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Prevent XTU from resetting the Processor Graphics Frequency Ratio

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ragp

New Member
Joined
Jun 13, 2016
After searching on the Googles I figured this would be the best place to ask some advice. I'll immediately admit that this isn't the most exciting overclocking going on, but here goes:

I'm on a MacBook Air 2013 running Windows in Bootcamp. The MacBook has the i7-4650U processor, which I know is an ultra-low voltage cpu.
Actually I'm not looking for overclocking at all, especially considering the poor cooling, instead I'm just looking for maximum steady fps while gaming (I know I could buy a proper gaming rig. Call me sick, I enjoy getting these slow things to work the best they can).

Now here's the problem: the iGPU (Intel HD Graphics 5000) seems to draw most of the power while gaming. It can go up to 1100mhz, but then I get current limit throttling and the iGPU gets too hot so I get thermal throttling as well. Besides tinkering in Throttlestop, I've tried decreasing the processor graphics frequency ratio in XTU to 6.0-7.0x (600-700mhz). While this helps quite a bit, as soon as the temp gets too high for a split second, the setting seem to be ignored and reset. Meaning the processor suddenly ignores the limit of 600-700 mhz and jumps as high as 1050. As a consequence, I will have to go back to XTU and reapply the processor graphics frequency ratio.

The question: Is there any way to force the graphics frequency ratio to stay put, or automatically reapply?

Someone on another forum said: 'There is an override limit at MCHBAR + 0x5994 that should keep your graphics multi in check. If you have Windows you can try using RWEverything to set this.' But I have no experience in that area. So any advice would be much appreciated.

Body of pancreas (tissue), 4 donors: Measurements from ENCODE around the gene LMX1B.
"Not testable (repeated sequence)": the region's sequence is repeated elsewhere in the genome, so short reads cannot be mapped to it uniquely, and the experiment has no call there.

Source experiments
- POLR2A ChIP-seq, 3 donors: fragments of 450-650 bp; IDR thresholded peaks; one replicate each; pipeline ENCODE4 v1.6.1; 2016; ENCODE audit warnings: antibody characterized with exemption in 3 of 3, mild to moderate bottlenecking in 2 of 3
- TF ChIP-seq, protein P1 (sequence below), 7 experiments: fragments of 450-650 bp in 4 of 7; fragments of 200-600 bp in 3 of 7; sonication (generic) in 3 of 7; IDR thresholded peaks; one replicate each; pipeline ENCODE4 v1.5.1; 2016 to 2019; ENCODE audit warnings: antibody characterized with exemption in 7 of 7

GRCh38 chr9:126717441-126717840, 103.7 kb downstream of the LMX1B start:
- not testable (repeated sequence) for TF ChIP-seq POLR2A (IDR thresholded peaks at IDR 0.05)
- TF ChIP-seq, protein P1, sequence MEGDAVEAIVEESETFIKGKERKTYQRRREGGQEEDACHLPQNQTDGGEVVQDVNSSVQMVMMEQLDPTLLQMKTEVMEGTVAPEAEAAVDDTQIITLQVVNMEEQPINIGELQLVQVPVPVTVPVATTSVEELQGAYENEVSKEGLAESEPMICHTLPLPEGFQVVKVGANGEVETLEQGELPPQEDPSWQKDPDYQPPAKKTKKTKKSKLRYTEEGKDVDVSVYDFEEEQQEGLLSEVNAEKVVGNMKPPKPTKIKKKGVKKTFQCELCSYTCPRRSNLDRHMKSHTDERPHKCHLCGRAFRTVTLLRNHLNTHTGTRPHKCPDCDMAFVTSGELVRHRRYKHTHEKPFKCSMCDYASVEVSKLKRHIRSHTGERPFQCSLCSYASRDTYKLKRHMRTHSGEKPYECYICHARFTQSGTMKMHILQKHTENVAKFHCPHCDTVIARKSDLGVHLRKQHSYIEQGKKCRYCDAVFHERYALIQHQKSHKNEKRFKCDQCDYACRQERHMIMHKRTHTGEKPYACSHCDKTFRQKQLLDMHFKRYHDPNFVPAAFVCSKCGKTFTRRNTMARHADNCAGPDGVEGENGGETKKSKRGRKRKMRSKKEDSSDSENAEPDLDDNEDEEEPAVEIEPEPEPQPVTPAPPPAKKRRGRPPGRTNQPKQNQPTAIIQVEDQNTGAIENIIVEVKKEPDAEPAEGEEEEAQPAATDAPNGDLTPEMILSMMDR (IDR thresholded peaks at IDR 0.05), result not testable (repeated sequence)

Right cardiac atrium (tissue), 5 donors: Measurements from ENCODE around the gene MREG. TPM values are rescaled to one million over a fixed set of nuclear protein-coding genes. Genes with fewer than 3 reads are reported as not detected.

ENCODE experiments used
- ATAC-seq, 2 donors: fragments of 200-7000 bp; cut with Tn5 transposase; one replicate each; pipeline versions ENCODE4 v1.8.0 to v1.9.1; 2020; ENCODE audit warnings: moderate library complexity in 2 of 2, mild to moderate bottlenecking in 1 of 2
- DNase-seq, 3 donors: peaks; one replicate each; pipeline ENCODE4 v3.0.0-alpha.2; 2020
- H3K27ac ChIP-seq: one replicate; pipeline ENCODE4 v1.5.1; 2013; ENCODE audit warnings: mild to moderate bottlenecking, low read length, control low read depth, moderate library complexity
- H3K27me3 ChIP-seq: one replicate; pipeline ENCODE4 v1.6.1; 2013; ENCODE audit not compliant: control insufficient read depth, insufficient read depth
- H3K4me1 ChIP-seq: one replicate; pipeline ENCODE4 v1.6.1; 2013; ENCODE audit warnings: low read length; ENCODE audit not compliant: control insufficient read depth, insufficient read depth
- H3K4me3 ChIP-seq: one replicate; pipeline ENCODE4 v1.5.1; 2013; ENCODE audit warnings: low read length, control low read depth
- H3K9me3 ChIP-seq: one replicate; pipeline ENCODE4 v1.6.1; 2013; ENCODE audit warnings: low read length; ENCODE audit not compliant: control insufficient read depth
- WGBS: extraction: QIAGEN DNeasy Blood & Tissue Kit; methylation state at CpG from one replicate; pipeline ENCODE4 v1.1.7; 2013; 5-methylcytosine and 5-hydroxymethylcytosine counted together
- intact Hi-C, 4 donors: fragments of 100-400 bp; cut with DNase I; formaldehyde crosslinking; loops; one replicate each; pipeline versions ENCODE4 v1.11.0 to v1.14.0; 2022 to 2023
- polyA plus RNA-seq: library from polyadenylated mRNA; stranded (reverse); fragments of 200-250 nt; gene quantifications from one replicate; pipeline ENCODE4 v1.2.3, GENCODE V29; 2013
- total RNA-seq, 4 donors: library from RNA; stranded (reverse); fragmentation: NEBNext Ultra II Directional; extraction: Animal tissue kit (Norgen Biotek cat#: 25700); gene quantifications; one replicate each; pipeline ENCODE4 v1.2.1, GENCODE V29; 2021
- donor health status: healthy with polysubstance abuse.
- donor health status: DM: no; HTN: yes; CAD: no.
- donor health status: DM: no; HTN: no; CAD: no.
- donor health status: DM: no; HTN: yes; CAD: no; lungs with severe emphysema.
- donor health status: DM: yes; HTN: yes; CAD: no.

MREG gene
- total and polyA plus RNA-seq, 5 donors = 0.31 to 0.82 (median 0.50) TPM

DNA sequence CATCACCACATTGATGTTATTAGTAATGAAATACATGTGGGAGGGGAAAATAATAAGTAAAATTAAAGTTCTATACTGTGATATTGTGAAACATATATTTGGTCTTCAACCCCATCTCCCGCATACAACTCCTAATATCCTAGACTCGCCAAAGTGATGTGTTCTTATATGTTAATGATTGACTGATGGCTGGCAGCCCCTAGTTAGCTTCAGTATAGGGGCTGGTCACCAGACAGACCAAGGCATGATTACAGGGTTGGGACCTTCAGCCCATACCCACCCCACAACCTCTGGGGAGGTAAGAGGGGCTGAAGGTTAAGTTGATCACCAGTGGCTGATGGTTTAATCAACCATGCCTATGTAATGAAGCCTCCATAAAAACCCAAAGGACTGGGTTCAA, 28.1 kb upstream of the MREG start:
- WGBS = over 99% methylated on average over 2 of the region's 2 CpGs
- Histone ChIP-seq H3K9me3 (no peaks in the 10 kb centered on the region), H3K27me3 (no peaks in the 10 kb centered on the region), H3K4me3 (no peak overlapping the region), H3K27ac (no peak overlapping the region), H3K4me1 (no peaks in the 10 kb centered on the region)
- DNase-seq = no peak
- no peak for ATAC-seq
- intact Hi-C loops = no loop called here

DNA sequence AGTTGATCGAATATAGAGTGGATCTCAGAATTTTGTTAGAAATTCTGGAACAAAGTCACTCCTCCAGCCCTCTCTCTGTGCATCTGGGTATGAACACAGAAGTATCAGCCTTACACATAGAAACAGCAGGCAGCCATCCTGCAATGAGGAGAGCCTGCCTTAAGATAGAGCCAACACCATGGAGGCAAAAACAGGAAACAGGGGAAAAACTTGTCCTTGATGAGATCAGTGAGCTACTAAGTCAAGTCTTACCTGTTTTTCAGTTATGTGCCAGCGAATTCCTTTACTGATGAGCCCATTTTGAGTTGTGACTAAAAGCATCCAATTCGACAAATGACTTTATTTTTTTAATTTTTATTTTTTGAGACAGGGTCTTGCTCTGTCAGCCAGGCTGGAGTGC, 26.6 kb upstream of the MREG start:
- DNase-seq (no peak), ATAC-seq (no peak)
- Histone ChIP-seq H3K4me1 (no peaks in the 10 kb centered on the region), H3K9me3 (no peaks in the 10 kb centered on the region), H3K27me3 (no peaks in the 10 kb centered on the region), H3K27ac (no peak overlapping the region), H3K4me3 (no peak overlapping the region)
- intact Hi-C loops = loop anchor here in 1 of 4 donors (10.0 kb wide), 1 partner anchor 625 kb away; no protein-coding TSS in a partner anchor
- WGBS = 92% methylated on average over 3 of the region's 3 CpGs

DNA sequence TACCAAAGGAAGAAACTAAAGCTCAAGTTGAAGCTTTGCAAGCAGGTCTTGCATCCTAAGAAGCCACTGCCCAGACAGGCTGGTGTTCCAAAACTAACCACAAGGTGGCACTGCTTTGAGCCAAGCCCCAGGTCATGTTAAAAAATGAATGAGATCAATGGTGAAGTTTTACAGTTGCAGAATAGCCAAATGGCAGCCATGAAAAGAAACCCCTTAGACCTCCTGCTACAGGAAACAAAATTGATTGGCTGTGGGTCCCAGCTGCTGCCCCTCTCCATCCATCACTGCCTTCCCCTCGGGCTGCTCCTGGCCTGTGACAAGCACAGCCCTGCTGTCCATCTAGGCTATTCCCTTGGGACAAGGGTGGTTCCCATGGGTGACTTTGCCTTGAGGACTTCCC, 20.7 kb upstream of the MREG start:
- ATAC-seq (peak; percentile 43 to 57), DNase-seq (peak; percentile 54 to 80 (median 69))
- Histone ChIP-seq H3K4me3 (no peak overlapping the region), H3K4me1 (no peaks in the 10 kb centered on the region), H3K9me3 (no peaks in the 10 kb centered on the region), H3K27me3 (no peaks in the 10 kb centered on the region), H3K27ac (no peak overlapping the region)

unclewebb

The Real Temp Programmer
Joined
Aug 6, 2008
Here is an example of what Dufus was talking about on NBR.

9OvpeWl.png


Intel uses a base clock (BCLK) speed of 100 MHz for the CPU but only 50 MHz for the Intel GPU. Let's say you want to run your Intel GPU at 800 MHz. To do that, you would need to use a GPU multiplier of 16.

16 x 50 MHz = 800 MHz

To enter this into MCHBAR + 0x5994, you first need to covert 16 decimal to 0x10 hexadecimal. Open up RW Everything. To open the Memory window, click on the 3rd icon on the tool bar from the left hand side. Enter in the base memory address of FED15900

So it looks like my screenshot, click on the DWORD 32 bit button in the tool bar. Go down to the 90 row and change that second value from whatever it is so the last two digits are 10

This will limit the Intel GPU to 800 MHz. I know XTU can change this value so if this happens, do not run XTU.

I think the problem you are having is your U CPU is changing TDP Levels. When this happens, this register might get reset which will reset your Intel GPU speed. If the CPU changes TDP Levels, it might also change this value.

I think MCHBAR + 0x5F50 is where the TDP Level is located. Bit[31] is the lock bit so you could try locking this to TDP Level 0 by entering.

80000000

Locking your CPU to TDP Level 1 would be

80000001